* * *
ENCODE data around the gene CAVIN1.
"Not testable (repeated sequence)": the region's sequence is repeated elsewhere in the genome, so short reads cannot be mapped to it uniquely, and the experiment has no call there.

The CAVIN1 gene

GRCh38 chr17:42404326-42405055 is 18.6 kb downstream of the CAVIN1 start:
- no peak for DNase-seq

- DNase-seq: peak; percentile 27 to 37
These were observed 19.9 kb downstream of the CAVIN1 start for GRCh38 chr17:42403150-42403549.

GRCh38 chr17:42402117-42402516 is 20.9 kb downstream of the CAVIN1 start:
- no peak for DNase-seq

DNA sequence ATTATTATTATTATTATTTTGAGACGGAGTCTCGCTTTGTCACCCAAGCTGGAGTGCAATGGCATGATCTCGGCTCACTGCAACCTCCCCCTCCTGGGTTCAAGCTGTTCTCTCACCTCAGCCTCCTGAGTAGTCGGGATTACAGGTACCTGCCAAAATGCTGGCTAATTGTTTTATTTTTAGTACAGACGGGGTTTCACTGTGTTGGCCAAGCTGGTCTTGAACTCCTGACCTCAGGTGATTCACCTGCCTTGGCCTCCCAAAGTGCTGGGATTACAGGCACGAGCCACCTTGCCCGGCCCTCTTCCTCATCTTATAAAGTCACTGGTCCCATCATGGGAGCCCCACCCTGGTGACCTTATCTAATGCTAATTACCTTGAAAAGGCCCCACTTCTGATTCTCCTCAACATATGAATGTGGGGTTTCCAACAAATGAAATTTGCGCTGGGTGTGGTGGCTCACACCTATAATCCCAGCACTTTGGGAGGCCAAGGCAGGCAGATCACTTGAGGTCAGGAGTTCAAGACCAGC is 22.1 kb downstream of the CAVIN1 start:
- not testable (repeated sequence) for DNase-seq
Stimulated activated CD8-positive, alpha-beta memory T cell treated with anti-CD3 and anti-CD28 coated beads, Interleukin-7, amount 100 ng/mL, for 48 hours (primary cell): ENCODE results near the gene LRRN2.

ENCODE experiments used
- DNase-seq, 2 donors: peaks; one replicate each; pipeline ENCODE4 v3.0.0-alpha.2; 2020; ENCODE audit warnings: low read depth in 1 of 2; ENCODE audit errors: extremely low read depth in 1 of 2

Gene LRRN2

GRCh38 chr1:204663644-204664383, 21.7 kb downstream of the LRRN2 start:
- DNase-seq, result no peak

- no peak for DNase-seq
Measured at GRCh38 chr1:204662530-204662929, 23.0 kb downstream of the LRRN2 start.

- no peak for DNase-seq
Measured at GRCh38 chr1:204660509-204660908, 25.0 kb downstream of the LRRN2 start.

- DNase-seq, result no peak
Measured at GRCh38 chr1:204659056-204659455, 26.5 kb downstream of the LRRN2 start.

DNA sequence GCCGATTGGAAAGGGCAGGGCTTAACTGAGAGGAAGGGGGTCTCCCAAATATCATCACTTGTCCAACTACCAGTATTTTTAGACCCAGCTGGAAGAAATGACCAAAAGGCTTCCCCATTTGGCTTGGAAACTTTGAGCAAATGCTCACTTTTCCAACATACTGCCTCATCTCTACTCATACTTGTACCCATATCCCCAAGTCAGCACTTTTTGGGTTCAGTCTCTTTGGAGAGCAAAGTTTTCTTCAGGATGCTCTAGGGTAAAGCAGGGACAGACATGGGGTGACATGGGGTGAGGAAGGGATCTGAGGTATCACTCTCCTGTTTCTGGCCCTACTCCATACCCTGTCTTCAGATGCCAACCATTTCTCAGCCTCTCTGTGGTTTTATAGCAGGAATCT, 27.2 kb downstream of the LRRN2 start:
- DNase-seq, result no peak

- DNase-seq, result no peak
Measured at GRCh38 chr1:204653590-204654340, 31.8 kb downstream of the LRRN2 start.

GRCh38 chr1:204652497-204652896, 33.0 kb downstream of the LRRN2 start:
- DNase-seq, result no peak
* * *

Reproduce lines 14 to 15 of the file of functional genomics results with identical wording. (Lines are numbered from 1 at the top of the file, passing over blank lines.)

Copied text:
- DNase-seq, 2 donors: peaks; one replicate each; pipeline ENCODE4 v3.0.0-alpha.2; 2020; ENCODE audit warnings: low read depth in 1 of 2; ENCODE audit errors: extremely low read depth in 1 of 2

Gene LRRN2